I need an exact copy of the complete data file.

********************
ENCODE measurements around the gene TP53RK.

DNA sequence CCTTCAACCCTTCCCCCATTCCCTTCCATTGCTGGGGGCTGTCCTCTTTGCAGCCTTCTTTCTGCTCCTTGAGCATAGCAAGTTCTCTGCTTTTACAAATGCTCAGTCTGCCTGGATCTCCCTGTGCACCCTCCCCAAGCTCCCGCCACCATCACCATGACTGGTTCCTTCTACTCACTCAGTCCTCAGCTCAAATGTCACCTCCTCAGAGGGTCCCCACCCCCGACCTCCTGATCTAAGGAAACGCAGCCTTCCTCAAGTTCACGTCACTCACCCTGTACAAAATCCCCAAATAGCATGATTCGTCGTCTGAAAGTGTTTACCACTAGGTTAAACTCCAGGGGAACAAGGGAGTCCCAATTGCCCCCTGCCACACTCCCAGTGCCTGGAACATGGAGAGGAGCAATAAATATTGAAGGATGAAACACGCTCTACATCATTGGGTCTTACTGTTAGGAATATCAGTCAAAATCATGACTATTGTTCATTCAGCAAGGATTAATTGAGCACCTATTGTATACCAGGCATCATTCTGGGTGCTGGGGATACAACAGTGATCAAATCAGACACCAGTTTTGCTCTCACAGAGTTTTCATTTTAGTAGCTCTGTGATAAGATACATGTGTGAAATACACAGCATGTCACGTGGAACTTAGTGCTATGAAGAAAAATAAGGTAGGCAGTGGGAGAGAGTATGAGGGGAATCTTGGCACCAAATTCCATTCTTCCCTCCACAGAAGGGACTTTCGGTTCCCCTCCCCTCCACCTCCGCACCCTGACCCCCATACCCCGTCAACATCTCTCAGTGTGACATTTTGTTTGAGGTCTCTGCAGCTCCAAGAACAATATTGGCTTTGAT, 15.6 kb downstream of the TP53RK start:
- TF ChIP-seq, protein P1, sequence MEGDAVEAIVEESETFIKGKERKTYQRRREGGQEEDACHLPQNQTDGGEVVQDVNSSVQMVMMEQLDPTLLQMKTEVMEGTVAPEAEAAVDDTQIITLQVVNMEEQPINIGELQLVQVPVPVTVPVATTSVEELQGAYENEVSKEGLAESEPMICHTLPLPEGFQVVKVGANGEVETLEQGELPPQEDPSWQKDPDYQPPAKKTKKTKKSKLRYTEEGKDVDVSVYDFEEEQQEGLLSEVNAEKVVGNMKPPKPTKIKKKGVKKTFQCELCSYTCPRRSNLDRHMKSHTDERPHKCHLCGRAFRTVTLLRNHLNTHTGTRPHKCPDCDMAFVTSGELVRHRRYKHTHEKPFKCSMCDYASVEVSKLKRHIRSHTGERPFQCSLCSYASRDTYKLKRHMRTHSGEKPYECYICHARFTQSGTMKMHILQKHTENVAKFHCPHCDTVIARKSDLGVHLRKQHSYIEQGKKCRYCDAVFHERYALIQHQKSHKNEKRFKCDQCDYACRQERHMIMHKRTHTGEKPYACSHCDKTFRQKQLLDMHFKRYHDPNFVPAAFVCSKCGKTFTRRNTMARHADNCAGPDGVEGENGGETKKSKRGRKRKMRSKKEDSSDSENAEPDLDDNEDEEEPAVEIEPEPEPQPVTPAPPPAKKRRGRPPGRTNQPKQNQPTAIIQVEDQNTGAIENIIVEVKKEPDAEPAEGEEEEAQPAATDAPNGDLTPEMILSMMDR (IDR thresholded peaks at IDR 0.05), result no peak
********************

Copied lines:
ENCODE measurements around the gene TP53RK.

DNA sequence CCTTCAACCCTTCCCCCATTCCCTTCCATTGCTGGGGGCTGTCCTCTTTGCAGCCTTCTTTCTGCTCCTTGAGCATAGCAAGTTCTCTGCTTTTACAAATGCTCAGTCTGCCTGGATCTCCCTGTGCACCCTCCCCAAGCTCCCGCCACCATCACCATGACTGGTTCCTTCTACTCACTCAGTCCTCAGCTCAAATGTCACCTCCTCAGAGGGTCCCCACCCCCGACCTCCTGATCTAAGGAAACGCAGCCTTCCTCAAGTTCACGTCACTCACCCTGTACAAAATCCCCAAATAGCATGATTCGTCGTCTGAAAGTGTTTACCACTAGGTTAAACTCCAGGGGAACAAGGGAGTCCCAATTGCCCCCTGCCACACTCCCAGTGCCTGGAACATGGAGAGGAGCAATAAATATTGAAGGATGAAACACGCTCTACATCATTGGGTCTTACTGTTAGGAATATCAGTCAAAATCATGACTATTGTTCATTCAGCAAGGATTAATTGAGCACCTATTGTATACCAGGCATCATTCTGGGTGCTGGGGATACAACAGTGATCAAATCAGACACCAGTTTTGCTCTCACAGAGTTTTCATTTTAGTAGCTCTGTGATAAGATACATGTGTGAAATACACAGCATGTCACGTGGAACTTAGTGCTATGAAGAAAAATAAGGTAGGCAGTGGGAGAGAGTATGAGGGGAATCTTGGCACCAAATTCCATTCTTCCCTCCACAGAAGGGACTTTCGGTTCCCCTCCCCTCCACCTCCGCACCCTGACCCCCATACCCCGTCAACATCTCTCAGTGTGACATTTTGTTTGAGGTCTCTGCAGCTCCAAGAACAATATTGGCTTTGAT, 15.6 kb downstream of the TP53RK start:
- TF ChIP-seq, protein P1, sequence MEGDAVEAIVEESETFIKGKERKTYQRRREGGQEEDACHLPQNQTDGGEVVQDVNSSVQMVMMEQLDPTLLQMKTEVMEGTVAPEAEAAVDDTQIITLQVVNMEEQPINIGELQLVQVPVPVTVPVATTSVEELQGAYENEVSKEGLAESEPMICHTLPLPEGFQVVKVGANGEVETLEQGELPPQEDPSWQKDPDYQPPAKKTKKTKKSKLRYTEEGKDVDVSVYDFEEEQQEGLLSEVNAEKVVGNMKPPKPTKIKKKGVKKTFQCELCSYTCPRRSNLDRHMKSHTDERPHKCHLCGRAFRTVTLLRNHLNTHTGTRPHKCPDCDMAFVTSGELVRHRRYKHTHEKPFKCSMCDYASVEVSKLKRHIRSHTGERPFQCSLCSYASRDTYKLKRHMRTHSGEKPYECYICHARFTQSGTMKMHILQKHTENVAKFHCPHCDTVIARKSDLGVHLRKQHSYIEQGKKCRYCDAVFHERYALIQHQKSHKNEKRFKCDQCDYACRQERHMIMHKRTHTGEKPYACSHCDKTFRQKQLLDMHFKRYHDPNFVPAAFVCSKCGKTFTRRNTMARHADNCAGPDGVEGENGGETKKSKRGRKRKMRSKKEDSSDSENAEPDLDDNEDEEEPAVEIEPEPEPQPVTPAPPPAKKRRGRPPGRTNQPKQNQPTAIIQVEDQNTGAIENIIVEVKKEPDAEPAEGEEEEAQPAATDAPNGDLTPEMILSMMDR (IDR thresholded peaks at IDR 0.05), result no peak